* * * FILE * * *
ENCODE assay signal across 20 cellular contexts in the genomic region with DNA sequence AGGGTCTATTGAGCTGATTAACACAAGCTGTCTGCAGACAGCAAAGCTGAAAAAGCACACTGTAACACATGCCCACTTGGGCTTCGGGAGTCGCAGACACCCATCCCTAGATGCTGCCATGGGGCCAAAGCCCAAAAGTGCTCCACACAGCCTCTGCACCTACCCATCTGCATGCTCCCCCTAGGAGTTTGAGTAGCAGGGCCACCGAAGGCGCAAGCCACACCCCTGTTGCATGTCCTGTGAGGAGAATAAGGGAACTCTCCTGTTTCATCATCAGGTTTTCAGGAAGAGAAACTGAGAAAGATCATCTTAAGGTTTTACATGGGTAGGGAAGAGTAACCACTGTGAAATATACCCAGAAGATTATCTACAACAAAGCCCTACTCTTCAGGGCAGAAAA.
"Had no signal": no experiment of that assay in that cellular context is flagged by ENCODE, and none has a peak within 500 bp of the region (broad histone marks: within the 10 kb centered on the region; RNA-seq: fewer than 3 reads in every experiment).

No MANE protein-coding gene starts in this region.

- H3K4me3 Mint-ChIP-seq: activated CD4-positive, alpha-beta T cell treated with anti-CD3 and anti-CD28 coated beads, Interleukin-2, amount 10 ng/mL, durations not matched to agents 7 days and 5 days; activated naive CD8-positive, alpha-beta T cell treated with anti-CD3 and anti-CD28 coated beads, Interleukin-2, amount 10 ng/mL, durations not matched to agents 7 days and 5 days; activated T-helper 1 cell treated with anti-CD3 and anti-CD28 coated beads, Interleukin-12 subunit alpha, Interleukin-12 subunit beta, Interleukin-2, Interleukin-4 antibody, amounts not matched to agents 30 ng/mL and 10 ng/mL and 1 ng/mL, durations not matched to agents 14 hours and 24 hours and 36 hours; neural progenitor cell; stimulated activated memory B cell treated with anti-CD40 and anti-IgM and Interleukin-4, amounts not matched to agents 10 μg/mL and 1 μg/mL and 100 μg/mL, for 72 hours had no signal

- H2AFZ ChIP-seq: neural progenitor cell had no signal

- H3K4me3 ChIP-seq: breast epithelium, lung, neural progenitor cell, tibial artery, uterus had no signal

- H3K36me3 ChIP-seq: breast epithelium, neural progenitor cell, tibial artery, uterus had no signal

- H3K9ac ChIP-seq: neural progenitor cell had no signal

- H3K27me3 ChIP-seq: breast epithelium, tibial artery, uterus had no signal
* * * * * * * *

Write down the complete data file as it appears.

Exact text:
ENCODE assay signal across 20 cellular contexts in the genomic region with DNA sequence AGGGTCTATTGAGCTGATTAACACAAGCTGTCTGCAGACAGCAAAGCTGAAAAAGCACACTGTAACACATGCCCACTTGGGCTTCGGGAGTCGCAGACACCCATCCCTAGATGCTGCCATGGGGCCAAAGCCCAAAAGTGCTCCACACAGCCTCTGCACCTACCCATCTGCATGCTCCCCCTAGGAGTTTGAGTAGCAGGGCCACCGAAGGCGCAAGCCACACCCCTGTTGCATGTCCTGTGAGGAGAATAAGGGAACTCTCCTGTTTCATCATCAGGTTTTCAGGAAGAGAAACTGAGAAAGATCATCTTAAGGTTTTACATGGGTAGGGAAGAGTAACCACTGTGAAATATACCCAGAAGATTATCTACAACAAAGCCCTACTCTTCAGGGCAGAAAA.
"Had no signal": no experiment of that assay in that cellular context is flagged by ENCODE, and none has a peak within 500 bp of the region (broad histone marks: within the 10 kb centered on the region; RNA-seq: fewer than 3 reads in every experiment).

No MANE protein-coding gene starts in this region.

- H3K4me3 Mint-ChIP-seq: activated CD4-positive, alpha-beta T cell treated with anti-CD3 and anti-CD28 coated beads, Interleukin-2, amount 10 ng/mL, durations not matched to agents 7 days and 5 days; activated naive CD8-positive, alpha-beta T cell treated with anti-CD3 and anti-CD28 coated beads, Interleukin-2, amount 10 ng/mL, durations not matched to agents 7 days and 5 days; activated T-helper 1 cell treated with anti-CD3 and anti-CD28 coated beads, Interleukin-12 subunit alpha, Interleukin-12 subunit beta, Interleukin-2, Interleukin-4 antibody, amounts not matched to agents 30 ng/mL and 10 ng/mL and 1 ng/mL, durations not matched to agents 14 hours and 24 hours and 36 hours; neural progenitor cell; stimulated activated memory B cell treated with anti-CD40 and anti-IgM and Interleukin-4, amounts not matched to agents 10 μg/mL and 1 μg/mL and 100 μg/mL, for 72 hours had no signal

- H2AFZ ChIP-seq: neural progenitor cell had no signal

- H3K4me3 ChIP-seq: breast epithelium, lung, neural progenitor cell, tibial artery, uterus had no signal

- H3K36me3 ChIP-seq: breast epithelium, neural progenitor cell, tibial artery, uterus had no signal

- H3K9ac ChIP-seq: neural progenitor cell had no signal

- H3K27me3 ChIP-seq: breast epithelium, tibial artery, uterus had no signal